Keynote this morning was a guy from Fast Company interviewing the founder of WordPress. Really cool.

Great session on video blogging. I will have more on that when I get back and put our a new 501cTV.

Off to see a demo of MindTouch.

More Resources

This is on the Acronym blog too, but here are more resources for those that heard me talk at The Hats You Wear:

Wednesday, November 7, 2007

BlogWorld - Day 1

So I attended the Executive and Entrepreneur Conference today at BlogWorld. This part of the conference had about 150 people. About 1000 more are supposed to be here for the main program on Thursday and Friday.

Overall, my impression so far is good. Good information, but great conversation. However, you can tell that this is the first time this show has happened. They weren't totally setup at the start of the program. Speakers were asked to speak rather than submit seminars, so they were sometimes disjointed. The speakers themselves had lots of knowledge and did a great job engaging the folks in the audience, but the room sets and AV weren't great. Ok, I am a trade show snob. I admit it. But hey, we do put on the fastest growing association run tradeshow!

Here are the key points I heard today:
- According to Pew Research, 44% of US online adults are content creators
- Allow evangelists to spread your message, but give them tools to put it in their own voice
- A community already exists around your product/service. It is better if you have it on your own home turf. If you don't engage in the conversation, others will. Then you will join too late.
- If you only post positive comments, you will lose credability
- Think of ROI in terms of Risk of Inactivity

The Hats You Wear Follow Up

The program at ASAE I spoke at on Monday and Tuesday, The Hats You Wear, went very well. At one point, we delved into web 2.0 and social networking. It is very obvious that there is still a big learning curve for us association folks. Right now, as I type, I am at the BlogWorld and New Media Expo in Las Vegas. I will post later today about the conference. One thing people asked about on Monday and Tuesday was the legal risks of blogging, etc. I wanted to give this link to folks:

Here is another:

Friday, November 2, 2007

The Hats You Wear

I am both nervous and excited. Monday and Tuesday, I will be teaching the membership portion of The Hats You Wear program that ASAE has put together. The outline looks wonderful and kudos to the ASAE staff (Libby and Brian) for all their hard work. I will be teaching with Steve Rauchenecker from CCIM Institute.

The attendee list is about 70 with all types of job titles and associations attending (including fellow blogoclumper Maddie Grant). The program has tracks in Membership, Finance and Law with each running concurrently, but being offered both days.

If you are in attendance, please introduce yourself!

PS - Don't forget to fall back an hour this weekend! More sleep = good!

Tuesday, October 30, 2007

West Coast Trip

I have just returned from Seattle and Anaheim. In Seattle we did a regional meeting for our members as well as had a booth at EduCause and a reception. Overall, everything went really well, except for my illness right before I left. I then went to a wedding in Anaheim. You could smell the smoke of the fires in the air, but no problems for the bride and groom.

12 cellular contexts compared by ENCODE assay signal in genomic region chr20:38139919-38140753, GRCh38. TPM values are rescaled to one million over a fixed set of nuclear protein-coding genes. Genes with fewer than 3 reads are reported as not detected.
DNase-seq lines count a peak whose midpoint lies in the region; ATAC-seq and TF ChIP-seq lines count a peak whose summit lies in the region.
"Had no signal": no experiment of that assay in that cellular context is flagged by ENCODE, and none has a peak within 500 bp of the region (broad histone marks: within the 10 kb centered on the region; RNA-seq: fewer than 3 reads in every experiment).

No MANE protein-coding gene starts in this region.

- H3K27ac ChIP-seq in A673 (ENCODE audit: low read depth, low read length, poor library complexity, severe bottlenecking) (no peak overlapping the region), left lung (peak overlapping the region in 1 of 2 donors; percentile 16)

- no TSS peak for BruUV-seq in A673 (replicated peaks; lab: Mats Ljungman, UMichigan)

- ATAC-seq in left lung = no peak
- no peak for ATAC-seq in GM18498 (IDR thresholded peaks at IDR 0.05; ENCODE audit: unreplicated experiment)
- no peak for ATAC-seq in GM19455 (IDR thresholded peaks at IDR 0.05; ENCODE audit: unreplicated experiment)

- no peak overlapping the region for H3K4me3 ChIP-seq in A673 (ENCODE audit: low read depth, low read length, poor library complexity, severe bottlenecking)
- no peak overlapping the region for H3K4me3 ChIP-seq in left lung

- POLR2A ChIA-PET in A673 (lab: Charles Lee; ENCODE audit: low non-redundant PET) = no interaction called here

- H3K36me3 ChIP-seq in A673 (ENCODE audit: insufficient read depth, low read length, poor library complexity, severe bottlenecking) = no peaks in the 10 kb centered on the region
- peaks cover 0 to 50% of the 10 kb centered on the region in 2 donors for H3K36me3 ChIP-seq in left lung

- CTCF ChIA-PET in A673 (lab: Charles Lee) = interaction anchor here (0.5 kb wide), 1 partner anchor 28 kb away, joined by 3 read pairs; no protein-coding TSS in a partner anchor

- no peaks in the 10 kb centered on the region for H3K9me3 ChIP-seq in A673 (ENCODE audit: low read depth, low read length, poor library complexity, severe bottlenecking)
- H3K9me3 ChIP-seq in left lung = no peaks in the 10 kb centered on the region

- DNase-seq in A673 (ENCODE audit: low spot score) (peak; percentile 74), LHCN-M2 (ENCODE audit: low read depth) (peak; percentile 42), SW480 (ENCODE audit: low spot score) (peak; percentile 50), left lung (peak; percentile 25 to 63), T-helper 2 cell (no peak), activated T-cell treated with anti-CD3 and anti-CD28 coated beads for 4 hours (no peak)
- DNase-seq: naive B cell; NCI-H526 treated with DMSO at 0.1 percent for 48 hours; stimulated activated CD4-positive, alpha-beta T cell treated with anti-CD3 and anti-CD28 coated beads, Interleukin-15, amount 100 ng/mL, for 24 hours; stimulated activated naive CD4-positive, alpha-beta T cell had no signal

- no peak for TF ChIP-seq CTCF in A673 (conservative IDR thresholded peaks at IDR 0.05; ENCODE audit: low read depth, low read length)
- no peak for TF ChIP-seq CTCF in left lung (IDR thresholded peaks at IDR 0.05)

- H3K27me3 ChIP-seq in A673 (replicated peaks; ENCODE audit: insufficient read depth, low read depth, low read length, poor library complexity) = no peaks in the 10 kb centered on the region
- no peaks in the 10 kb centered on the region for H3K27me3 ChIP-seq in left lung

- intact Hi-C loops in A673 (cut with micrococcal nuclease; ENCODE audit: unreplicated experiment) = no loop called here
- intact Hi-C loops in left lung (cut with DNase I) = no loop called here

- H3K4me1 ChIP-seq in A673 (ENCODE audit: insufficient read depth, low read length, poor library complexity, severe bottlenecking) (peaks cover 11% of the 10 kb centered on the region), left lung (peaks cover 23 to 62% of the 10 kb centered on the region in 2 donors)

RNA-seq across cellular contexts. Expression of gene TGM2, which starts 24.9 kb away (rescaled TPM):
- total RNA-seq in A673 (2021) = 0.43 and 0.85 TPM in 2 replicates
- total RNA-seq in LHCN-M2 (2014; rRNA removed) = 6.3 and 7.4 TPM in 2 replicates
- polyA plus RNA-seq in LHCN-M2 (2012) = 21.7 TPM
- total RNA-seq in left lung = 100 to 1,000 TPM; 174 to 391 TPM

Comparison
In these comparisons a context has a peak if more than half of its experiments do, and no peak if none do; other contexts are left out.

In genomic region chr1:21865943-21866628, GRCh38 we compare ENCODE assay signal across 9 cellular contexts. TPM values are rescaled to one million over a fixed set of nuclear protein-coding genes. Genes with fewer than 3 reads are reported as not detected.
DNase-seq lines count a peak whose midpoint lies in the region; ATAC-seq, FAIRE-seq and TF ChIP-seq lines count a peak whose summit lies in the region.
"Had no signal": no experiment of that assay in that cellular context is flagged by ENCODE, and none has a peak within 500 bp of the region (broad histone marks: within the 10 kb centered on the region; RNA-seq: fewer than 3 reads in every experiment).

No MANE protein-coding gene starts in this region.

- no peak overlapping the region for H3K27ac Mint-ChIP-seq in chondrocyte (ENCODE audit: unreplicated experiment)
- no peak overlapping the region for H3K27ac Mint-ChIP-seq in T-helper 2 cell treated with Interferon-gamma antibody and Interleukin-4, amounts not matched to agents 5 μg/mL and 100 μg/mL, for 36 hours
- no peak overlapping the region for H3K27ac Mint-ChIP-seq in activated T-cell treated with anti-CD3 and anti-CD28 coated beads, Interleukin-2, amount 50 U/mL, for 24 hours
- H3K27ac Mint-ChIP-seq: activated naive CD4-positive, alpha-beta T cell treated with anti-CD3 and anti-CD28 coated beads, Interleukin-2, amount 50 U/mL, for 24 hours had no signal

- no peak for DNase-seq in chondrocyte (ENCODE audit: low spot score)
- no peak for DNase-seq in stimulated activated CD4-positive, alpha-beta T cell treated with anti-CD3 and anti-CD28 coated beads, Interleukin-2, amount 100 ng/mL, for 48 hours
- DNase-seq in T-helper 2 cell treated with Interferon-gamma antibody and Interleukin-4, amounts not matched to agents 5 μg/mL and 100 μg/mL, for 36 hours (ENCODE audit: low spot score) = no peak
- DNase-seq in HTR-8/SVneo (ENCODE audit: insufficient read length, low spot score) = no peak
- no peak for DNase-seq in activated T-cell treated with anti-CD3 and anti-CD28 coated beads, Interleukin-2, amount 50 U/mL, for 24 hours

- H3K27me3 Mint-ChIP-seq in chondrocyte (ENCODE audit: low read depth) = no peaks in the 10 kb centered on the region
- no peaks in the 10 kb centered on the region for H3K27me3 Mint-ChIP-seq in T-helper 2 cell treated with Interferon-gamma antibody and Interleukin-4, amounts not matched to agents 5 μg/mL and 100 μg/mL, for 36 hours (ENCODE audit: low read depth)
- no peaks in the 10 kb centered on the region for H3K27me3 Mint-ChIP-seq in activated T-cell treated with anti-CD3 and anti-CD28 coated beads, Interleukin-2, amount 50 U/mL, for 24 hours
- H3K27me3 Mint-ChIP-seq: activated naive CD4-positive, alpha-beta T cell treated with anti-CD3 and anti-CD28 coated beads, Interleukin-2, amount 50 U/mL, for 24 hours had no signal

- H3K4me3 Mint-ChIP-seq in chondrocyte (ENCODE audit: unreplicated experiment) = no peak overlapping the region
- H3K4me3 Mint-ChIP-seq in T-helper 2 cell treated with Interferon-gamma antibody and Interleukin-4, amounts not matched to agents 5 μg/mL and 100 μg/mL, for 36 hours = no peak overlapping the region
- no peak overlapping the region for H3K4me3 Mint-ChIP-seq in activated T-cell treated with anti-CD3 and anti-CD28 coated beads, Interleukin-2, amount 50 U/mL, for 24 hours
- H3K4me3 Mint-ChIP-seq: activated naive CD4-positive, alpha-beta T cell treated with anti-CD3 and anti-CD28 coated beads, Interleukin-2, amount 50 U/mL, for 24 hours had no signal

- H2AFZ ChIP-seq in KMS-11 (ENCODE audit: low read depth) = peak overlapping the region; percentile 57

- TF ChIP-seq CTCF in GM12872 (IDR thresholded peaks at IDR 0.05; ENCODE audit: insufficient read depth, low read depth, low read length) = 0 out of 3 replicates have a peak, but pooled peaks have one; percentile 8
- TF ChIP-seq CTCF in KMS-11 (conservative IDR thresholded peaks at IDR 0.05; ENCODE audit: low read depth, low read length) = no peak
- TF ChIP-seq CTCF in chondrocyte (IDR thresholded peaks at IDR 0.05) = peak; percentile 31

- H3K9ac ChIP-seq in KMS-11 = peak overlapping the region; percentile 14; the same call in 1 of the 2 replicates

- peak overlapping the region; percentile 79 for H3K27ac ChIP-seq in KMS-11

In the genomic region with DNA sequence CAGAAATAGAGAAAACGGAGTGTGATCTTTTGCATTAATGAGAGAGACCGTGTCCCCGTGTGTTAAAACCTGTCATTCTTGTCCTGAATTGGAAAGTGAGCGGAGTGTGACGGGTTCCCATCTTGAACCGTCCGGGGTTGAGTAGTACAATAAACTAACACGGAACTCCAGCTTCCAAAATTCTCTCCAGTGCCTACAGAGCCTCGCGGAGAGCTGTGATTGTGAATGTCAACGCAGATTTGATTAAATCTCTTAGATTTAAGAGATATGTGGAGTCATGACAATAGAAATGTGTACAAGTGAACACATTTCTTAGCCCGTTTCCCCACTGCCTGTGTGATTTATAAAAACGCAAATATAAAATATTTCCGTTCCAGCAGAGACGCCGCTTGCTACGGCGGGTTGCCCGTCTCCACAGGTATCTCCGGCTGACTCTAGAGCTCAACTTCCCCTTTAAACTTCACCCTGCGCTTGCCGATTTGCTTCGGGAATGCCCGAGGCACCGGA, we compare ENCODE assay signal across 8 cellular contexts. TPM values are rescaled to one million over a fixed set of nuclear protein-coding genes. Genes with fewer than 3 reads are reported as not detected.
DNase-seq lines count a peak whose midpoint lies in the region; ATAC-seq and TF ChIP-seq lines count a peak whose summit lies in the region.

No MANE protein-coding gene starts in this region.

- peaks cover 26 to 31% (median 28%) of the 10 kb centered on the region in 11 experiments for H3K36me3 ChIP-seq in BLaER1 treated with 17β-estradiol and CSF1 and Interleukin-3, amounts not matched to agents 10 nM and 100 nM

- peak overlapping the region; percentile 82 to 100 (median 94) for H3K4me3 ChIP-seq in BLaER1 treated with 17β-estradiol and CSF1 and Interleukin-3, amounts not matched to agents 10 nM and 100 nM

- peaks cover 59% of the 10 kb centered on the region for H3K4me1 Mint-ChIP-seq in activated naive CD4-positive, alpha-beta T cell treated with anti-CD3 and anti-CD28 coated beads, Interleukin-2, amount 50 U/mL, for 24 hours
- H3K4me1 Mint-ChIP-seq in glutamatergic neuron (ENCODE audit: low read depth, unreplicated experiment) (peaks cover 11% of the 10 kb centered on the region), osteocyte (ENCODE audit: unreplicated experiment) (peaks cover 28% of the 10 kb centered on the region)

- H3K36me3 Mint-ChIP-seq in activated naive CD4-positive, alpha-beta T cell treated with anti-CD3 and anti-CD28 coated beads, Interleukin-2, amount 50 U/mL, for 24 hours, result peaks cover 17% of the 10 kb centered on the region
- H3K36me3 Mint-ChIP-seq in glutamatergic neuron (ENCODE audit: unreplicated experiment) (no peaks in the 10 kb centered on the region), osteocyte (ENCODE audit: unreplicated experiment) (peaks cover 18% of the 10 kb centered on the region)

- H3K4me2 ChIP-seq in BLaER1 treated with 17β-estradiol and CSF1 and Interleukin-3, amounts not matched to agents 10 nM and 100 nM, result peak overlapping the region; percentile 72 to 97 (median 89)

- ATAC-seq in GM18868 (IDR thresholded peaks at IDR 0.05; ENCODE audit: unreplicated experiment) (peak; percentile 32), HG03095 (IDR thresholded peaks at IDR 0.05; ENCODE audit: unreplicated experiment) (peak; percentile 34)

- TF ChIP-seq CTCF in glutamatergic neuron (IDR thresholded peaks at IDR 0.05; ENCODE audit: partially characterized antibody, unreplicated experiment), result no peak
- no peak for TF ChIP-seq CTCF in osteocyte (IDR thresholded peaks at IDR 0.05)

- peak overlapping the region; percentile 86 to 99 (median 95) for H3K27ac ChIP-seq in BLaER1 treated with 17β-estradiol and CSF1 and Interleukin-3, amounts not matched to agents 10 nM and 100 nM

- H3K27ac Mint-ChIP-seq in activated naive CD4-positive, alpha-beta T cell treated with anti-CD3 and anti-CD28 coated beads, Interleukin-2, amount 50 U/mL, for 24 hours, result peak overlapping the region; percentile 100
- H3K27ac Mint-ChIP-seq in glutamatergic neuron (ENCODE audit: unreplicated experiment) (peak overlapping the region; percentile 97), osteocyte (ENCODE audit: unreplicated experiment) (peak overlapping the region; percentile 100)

We have another regional meeting in 2 weeks, but luckily we are hosting it here at HQ for the DC area members. But before that, I am off to BlogWorld. I must give credit to the BlogWorld CEO for commenting on my BlogWorld post. The web now allows you to have Google Alerts to certian things so you can always know what people are saying about you. It gives you the chance to join the conversation. Rick Calvert decided he wanted to join the conversation on my blog. Although I am sure only a handful of people saw his comment, it was positive. He showed interest and wanted to extend the conversation.

Are you joining the conversation about your association offerings? If you aren't, shouldn't you be? It could be the difference between an attendee/member and an evangelist.

Friday, October 19, 2007

Social Media at its Best

I was on Facebook this morning because someone left me a comment about 501cTV. Thanks Andy! I happened to click on my hometown as I was debating changing it from where I grew up to where I live now. The link put me on the friend search page listing other Facebook-ers from my hometown that are now in DC.

Crazy enough, I happen upon someone from ASAE that I talk to and work with on some assignments for the Membership Section Council. Turns out, we went to the same college (my grad, his undergrad) and were there at the same time. It also turns out we grew up in the same sub-division.

Without Facebook, I may have never known about all these commonalities. Who knows when he and I would have chatted about hometowns?

Go Bobcats!

Tuesday, October 16, 2007

Making Contact

We probably all have several stories we can recount of excellent or awful customer service. I recently received a cold e-mail from someone hawking speaker services. I replied and asked to be taken off their list. (I don't hire speakers.) Five days later, I get an email from the same person. This email says, "I contacted you about a month ago..." No, you didn't. It was five days. And I didn't want to be contacted again anyway.

Had I only received one email, and needed to hire a speaker, I might have at least considered using them. Now? Not a chance. I did email back and said told the person it had only been five days and could you please remove me from the list. This time, I got a response within an hour apologizing and offering very believable excuses (we all have bad days, I know.) But, damage done.

When you make contact with your members, are you making sure that no damage is being done?